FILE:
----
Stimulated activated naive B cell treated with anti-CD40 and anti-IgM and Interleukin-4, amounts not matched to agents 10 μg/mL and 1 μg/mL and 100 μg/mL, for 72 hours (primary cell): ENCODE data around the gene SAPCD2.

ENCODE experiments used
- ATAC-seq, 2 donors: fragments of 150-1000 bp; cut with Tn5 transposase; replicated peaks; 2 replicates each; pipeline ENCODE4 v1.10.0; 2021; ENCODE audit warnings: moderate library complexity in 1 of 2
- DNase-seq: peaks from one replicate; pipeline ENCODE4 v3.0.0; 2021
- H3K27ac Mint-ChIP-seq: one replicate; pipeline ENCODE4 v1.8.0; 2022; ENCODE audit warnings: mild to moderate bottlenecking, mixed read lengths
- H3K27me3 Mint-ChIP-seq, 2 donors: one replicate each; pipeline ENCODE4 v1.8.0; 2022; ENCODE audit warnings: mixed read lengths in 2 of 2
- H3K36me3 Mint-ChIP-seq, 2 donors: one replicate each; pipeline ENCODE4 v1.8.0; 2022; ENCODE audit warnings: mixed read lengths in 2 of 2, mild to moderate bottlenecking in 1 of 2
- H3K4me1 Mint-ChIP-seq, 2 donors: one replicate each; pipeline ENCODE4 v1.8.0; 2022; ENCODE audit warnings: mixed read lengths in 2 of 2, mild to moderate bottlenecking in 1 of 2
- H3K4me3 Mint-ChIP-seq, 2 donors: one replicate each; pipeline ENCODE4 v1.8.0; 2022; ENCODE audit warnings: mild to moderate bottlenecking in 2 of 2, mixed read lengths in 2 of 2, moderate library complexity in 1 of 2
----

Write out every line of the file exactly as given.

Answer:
Stimulated activated naive B cell treated with anti-CD40 and anti-IgM and Interleukin-4, amounts not matched to agents 10 μg/mL and 1 μg/mL and 100 μg/mL, for 72 hours (primary cell): ENCODE data around the gene SAPCD2.

ENCODE experiments used
- ATAC-seq, 2 donors: fragments of 150-1000 bp; cut with Tn5 transposase; replicated peaks; 2 replicates each; pipeline ENCODE4 v1.10.0; 2021; ENCODE audit warnings: moderate library complexity in 1 of 2
- DNase-seq: peaks from one replicate; pipeline ENCODE4 v3.0.0; 2021
- H3K27ac Mint-ChIP-seq: one replicate; pipeline ENCODE4 v1.8.0; 2022; ENCODE audit warnings: mild to moderate bottlenecking, mixed read lengths
- H3K27me3 Mint-ChIP-seq, 2 donors: one replicate each; pipeline ENCODE4 v1.8.0; 2022; ENCODE audit warnings: mixed read lengths in 2 of 2
- H3K36me3 Mint-ChIP-seq, 2 donors: one replicate each; pipeline ENCODE4 v1.8.0; 2022; ENCODE audit warnings: mixed read lengths in 2 of 2, mild to moderate bottlenecking in 1 of 2
- H3K4me1 Mint-ChIP-seq, 2 donors: one replicate each; pipeline ENCODE4 v1.8.0; 2022; ENCODE audit warnings: mixed read lengths in 2 of 2, mild to moderate bottlenecking in 1 of 2
- H3K4me3 Mint-ChIP-seq, 2 donors: one replicate each; pipeline ENCODE4 v1.8.0; 2022; ENCODE audit warnings: mild to moderate bottlenecking in 2 of 2, mixed read lengths in 2 of 2, moderate library complexity in 1 of 2